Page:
ARM-based processors that are enabled with TrustZone technology can allow the establishment of key-protected zones of multiple computing devices that operate as unified security zones, backed by hardware based access controls. This ability to support multiple independent security profiles with a single core is a compelling feature for datacenter architects seeking to build a secure private network, implement advanced DRM schemes, or establish a trusted boot capability, for example.

Evolving with ARM

Momentum continues to grow for ARM in the Cloud datacenter, yielding significant industry advancements. Red Hat recently made its Red Hat Enterprise Linux (RHEL) Server for ARM Development Preview available to members of its ARM Partner Early Access Program, providing a common standards-based operating system for existing 64-bit ARM hardware. HP recently announced its first ARM-based servers, and AMD’s first 64-bit ARM implementations – high-performance, low power K12 cores, AMD Opteron A-Series ‘Seattle’ server processors, and AMD Embedded R-Series ‘Hierofalcon’ SoCs – are on the near horizon.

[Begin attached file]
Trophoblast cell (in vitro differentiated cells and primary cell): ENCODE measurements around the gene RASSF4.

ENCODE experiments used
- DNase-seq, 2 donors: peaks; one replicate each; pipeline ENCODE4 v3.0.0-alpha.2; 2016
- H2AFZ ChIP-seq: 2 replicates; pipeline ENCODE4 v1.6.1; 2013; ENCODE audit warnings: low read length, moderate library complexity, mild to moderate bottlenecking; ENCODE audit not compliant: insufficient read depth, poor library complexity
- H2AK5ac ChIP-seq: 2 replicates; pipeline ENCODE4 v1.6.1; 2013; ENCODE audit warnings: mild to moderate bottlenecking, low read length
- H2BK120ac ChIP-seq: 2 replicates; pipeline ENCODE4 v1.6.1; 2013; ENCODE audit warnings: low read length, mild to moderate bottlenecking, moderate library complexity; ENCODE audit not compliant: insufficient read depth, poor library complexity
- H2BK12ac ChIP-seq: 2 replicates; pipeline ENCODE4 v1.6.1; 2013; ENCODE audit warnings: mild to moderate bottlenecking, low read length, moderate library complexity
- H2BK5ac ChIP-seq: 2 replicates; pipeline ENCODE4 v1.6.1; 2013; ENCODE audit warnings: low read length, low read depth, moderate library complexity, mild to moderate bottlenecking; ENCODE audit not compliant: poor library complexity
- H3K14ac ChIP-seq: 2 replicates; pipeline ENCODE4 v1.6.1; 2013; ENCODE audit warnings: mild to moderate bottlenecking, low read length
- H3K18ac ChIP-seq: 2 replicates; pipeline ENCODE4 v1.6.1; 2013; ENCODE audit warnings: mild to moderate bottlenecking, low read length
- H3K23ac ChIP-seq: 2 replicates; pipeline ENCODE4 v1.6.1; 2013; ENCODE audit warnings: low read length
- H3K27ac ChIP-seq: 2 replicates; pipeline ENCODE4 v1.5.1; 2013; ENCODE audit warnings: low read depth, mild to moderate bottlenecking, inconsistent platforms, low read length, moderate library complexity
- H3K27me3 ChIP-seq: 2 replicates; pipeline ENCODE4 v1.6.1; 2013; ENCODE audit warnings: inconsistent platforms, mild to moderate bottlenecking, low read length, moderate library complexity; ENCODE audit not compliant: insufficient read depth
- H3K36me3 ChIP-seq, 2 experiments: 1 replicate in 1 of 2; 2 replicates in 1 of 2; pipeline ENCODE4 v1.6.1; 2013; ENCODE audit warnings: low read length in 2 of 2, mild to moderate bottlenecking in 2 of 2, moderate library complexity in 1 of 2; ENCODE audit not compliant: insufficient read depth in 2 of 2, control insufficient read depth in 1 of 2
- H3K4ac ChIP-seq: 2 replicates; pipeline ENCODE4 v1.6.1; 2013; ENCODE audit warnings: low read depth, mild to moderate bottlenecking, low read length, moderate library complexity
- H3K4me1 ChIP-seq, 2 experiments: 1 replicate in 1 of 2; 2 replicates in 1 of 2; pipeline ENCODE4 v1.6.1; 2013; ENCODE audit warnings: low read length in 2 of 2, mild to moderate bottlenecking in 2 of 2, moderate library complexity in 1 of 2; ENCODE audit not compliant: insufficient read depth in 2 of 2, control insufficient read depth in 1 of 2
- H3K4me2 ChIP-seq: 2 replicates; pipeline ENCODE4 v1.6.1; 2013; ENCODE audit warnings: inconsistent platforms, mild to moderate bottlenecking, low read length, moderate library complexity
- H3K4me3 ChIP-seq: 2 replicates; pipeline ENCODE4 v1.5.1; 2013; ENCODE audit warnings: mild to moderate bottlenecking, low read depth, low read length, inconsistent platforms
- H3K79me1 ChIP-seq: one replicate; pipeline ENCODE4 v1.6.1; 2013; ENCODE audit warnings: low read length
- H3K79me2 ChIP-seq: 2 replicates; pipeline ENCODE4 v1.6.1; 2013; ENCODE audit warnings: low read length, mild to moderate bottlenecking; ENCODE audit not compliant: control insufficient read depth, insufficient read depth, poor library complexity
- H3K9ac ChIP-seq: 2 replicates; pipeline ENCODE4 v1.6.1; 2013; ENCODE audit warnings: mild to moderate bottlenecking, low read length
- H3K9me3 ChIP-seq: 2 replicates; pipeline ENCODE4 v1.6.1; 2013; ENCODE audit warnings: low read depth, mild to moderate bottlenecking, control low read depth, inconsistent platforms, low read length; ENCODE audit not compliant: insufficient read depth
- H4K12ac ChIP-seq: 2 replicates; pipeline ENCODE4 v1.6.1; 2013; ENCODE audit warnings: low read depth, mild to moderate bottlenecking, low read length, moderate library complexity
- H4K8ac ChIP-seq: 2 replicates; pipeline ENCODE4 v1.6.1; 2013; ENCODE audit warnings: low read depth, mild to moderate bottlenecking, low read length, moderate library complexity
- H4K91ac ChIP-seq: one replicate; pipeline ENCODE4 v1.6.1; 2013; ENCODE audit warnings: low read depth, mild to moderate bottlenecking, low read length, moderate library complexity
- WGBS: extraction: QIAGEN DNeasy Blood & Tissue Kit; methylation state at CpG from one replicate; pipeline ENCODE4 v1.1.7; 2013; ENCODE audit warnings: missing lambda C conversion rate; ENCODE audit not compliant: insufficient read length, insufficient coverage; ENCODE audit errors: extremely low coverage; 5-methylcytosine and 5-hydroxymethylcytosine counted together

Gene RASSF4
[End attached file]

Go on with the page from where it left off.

ARM penetration and propagation into the Cloud datacenter will be facilitated in part by its vast, established software ecosystem. Continued innovation in open source software enablement and complementary virtualization technologies will further advance the transition to Cloud datacenter infrastructure based on both x86 and ARM processor platforms, aligned appropriately to the applications that stand to gain the most performance and/or power benefits from each architecture.

Leveraging ARM at the processing layer, dense-server Cloud datacenters can scale out more flexibly and power efficiently, reducing total cost of ownership. Equally important, with ARM, datacenter architects now have the freedom to choose processors from a wider, more open, and more competitive marketplace.

ARM
Cambridge, UK
+44 (1223) 400 400
www.arm.com